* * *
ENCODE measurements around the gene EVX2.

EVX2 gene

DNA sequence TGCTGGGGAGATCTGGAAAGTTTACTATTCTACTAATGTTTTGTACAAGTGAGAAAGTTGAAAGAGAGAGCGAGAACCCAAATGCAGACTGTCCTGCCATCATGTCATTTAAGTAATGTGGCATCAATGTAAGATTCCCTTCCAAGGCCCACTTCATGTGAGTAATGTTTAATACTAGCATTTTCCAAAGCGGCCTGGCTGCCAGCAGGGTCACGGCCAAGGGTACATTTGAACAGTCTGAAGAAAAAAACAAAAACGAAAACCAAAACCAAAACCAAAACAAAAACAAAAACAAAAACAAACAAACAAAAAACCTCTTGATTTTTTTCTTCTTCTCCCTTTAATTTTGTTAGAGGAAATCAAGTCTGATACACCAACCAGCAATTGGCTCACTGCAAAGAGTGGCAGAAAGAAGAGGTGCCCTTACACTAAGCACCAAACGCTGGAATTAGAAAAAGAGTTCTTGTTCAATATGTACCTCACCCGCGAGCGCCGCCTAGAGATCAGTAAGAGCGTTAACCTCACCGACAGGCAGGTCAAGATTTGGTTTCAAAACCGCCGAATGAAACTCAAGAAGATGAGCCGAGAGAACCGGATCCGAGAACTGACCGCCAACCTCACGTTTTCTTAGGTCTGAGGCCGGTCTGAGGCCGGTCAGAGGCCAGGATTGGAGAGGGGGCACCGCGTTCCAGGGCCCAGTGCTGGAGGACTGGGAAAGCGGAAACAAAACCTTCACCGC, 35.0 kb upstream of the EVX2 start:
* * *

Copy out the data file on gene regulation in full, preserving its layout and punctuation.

ENCODE measurements around the gene EVX2.

EVX2 gene

DNA sequence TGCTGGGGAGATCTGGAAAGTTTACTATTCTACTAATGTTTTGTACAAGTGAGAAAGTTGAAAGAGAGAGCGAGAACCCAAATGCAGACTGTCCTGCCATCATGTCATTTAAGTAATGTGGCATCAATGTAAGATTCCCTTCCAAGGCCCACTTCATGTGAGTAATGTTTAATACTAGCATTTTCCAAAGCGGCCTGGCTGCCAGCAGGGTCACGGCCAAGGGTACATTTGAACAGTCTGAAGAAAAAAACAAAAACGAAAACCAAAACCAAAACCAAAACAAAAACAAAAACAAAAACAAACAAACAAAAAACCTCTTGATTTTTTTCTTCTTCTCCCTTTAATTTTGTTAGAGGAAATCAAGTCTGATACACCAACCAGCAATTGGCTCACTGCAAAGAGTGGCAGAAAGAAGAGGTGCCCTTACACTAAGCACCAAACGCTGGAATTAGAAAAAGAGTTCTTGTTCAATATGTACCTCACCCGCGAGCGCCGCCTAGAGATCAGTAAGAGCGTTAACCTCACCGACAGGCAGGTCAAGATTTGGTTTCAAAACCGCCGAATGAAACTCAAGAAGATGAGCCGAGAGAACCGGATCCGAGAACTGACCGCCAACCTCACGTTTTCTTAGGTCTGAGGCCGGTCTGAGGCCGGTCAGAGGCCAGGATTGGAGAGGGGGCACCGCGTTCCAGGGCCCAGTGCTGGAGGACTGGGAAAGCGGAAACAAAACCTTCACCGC, 35.0 kb upstream of the EVX2 start: